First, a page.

I watched Jordan Peterson's lecture on Existentialism https://www.youtube.com/watch?v=SsoVhKo4UvQ&ab_channel=JordanBPeterson and he said that Nietzsche's idea of ubermensch - a new human species that could determine their own values independent from what society posits - couldn't be implemented in response to nihilism because it isn't clear that someone can decide to love someone and actually love that person, or someone could decide to be interested in a boring subject and actually motivated to learn the subject.

If we can't create our own essence, what does "existence precedes essence" really mean? Can it be that essence is found from existence and cannot be created without origin, because phenomenologically speaking, being is limited by experience?

  • It seems that past attempts to create new human species failed. Commented Feb 13 at 17:13
  • Quite often we are not able to drive our own existence... to "create our own essence" is only a dream. Commented Feb 13 at 17:15
  • 2
    "could be implemented" -> "couldn't" ? Otherwise it seems difficult to make sense out of your question. (Yet, it's about Jordan Peterson so not making sense is par for the course...)
    – armand
    Commented Feb 14 at 0:36
  • Yes couldn't - that was not careful of me
    – Daniel Lee
    Commented Feb 14 at 2:50
  • Indeed beings are always already thrown projected in the world phenomenologically and intersubjectively as asserted by the hermeneutic phenomenologist Heidegger thus are limited by experience, where ubermensch is perhaps too exceptionally idealistic... Commented Feb 14 at 6:01

1 Answer 1


The figure of the Ubermensh in Nietzsche's writing is not a new species in the biological sense, but a model of behavior for current people. The word "species" might appear somewhere in the writing, but then again Nietzsche loved flowery language. It just doesn't make sense that he would advocate for evolution to do the job we can do ourselves.

In Genealogy of Morals Nietzsche argues that moral rules and the values that define them are just modes of valuations: to each their own when it comes to decide whether a specific action is good or bad. Some value strength, holding one's word or pleasure, others value obediance or modesty. Nietzsche did not believe in the freedom of the will, so in his view one does not chose their own values. This part of your question (and probably JP's lecture) is I think a fundmental misunderstanding of Nietzsche's thinking.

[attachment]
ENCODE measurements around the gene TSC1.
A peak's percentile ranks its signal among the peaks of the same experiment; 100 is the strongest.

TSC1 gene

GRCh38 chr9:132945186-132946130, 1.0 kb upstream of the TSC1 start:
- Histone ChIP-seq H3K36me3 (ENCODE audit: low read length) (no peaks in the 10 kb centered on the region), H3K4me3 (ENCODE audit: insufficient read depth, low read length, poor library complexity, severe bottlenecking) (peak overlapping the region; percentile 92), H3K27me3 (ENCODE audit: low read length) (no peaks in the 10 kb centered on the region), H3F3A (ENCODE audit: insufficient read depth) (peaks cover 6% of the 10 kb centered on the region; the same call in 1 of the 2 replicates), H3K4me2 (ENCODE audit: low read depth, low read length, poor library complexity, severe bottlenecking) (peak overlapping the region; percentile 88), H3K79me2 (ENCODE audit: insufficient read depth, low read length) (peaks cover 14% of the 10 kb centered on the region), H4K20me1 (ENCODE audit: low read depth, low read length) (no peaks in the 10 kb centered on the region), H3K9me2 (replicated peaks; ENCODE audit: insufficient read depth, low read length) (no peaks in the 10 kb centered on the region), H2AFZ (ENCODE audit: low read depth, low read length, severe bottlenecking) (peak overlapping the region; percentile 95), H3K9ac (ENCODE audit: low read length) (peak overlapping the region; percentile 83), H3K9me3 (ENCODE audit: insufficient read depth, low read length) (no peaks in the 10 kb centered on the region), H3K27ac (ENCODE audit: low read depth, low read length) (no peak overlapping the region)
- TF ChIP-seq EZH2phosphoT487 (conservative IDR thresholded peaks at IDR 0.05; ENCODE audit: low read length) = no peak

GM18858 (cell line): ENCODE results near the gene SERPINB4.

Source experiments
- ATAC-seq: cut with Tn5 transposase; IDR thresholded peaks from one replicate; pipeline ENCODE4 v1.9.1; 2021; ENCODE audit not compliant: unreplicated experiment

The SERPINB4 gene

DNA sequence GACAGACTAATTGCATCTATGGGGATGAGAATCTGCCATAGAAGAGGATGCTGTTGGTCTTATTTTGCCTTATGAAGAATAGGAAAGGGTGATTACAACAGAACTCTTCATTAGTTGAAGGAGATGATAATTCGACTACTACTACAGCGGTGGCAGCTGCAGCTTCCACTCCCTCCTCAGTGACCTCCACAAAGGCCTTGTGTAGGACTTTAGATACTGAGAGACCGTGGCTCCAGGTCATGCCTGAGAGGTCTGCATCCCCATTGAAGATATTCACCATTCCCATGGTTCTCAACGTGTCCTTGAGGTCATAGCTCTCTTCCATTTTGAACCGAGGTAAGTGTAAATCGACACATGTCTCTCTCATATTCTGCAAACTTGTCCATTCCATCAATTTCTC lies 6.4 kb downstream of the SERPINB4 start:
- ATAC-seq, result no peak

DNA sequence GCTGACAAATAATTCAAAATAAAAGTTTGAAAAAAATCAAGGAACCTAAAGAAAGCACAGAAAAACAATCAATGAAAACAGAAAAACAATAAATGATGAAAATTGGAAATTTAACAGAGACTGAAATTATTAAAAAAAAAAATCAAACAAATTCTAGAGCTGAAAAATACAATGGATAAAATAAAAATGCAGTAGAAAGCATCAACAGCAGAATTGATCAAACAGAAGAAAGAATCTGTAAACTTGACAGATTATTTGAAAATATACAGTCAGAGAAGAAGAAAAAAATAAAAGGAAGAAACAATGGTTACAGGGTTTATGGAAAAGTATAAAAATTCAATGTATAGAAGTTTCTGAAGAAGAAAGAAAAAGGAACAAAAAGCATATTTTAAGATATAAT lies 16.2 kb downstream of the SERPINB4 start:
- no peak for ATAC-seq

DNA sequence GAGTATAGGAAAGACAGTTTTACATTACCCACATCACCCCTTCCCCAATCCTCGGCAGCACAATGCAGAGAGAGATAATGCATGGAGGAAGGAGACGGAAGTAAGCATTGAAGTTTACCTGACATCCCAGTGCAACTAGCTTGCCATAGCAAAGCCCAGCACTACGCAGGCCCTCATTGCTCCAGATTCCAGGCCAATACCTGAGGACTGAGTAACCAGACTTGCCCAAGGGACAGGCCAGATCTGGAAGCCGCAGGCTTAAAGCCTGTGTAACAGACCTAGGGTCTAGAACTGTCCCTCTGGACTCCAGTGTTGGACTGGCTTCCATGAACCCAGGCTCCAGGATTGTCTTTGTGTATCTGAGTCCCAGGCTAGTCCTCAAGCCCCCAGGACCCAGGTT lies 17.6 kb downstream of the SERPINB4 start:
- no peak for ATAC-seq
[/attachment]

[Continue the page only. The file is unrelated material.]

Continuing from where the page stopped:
People just like and value what they like. What makes an Ubermensh special is they don't refrain from acting according to their values out of shame or fear of being devalued by others, according to other people's mode of valuation. Shame is indeed the driving force behind what Nietsche called "slave morality", which is morality built by weak people in reaction to strong people exerting might to their detriment: "how dare they? they ought to be good to us!".

So it's not about choosing to love something or to be interested in something we find boring. First because according to Nietzsche we dont choose to love, and second because doing something boring because it's "the good thing to do" would actually be the opposite of an Ubermensh behavior. Nietzsche's idea is that powerful people do what they already love to do, and what bores them only in so far as it's part of their own goal.

Here it's important to signal that the Ubermench does not have to be inconsequential or avoid any responsibility. This is not simple pure hedonism. For exemple, one can be extremely patriotic yet not particularly like the idea of fighting a war. Yet, it might happen that when push comes to shove they have to enlist in order to protect their country even though they don't enjoy it. Another might be opposed to the war, considering it is not according to their values, and dodge the draft while knowingly taking the risk to be punished for it. The point being that they do it with a reason of their own in mind, not because they got shamed into doing it by other people.

If you're interested in philosophical lectures online may I suggest you give a try to actual professors of philosophy like Jeffrey Kaplan instead of an ex psychologist turned pundit whithout expertise in the topic.


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